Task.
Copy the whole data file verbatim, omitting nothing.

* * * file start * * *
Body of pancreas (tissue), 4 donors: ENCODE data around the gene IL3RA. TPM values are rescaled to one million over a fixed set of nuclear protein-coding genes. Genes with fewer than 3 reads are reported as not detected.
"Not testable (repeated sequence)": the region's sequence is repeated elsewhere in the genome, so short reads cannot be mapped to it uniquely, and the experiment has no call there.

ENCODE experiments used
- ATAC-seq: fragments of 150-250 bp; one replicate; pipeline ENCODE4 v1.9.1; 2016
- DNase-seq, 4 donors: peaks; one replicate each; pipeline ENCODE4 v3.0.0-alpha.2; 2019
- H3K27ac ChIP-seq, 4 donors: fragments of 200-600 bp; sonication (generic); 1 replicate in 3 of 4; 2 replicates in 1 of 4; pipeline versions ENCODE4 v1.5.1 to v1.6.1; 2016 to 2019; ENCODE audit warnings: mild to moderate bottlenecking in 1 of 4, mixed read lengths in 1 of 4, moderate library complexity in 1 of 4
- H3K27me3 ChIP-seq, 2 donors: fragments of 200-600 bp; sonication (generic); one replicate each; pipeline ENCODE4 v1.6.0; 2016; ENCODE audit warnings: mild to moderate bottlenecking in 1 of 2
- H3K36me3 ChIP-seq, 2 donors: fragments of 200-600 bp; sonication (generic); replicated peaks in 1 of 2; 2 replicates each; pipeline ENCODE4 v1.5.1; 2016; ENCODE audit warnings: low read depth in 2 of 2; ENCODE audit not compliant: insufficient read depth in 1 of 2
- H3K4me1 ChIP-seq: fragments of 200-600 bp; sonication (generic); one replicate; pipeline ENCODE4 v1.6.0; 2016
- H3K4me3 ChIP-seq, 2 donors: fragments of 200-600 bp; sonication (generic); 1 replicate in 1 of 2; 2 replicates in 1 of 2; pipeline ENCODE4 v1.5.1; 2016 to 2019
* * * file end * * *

Body of pancreas (tissue), 4 donors: ENCODE data around the gene IL3RA. TPM values are rescaled to one million over a fixed set of nuclear protein-coding genes. Genes with fewer than 3 reads are reported as not detected.
"Not testable (repeated sequence)": the region's sequence is repeated elsewhere in the genome, so short reads cannot be mapped to it uniquely, and the experiment has no call there.

ENCODE experiments used
- ATAC-seq: fragments of 150-250 bp; one replicate; pipeline ENCODE4 v1.9.1; 2016
- DNase-seq, 4 donors: peaks; one replicate each; pipeline ENCODE4 v3.0.0-alpha.2; 2019
- H3K27ac ChIP-seq, 4 donors: fragments of 200-600 bp; sonication (generic); 1 replicate in 3 of 4; 2 replicates in 1 of 4; pipeline versions ENCODE4 v1.5.1 to v1.6.1; 2016 to 2019; ENCODE audit warnings: mild to moderate bottlenecking in 1 of 4, mixed read lengths in 1 of 4, moderate library complexity in 1 of 4
- H3K27me3 ChIP-seq, 2 donors: fragments of 200-600 bp; sonication (generic); one replicate each; pipeline ENCODE4 v1.6.0; 2016; ENCODE audit warnings: mild to moderate bottlenecking in 1 of 2
- H3K36me3 ChIP-seq, 2 donors: fragments of 200-600 bp; sonication (generic); replicated peaks in 1 of 2; 2 replicates each; pipeline ENCODE4 v1.5.1; 2016; ENCODE audit warnings: low read depth in 2 of 2; ENCODE audit not compliant: insufficient read depth in 1 of 2
- H3K4me1 ChIP-seq: fragments of 200-600 bp; sonication (generic); one replicate; pipeline ENCODE4 v1.6.0; 2016
- H3K4me3 ChIP-seq, 2 donors: fragments of 200-600 bp; sonication (generic); 1 replicate in 1 of 2; 2 replicates in 1 of 2; pipeline ENCODE4 v1.5.1; 2016 to 2019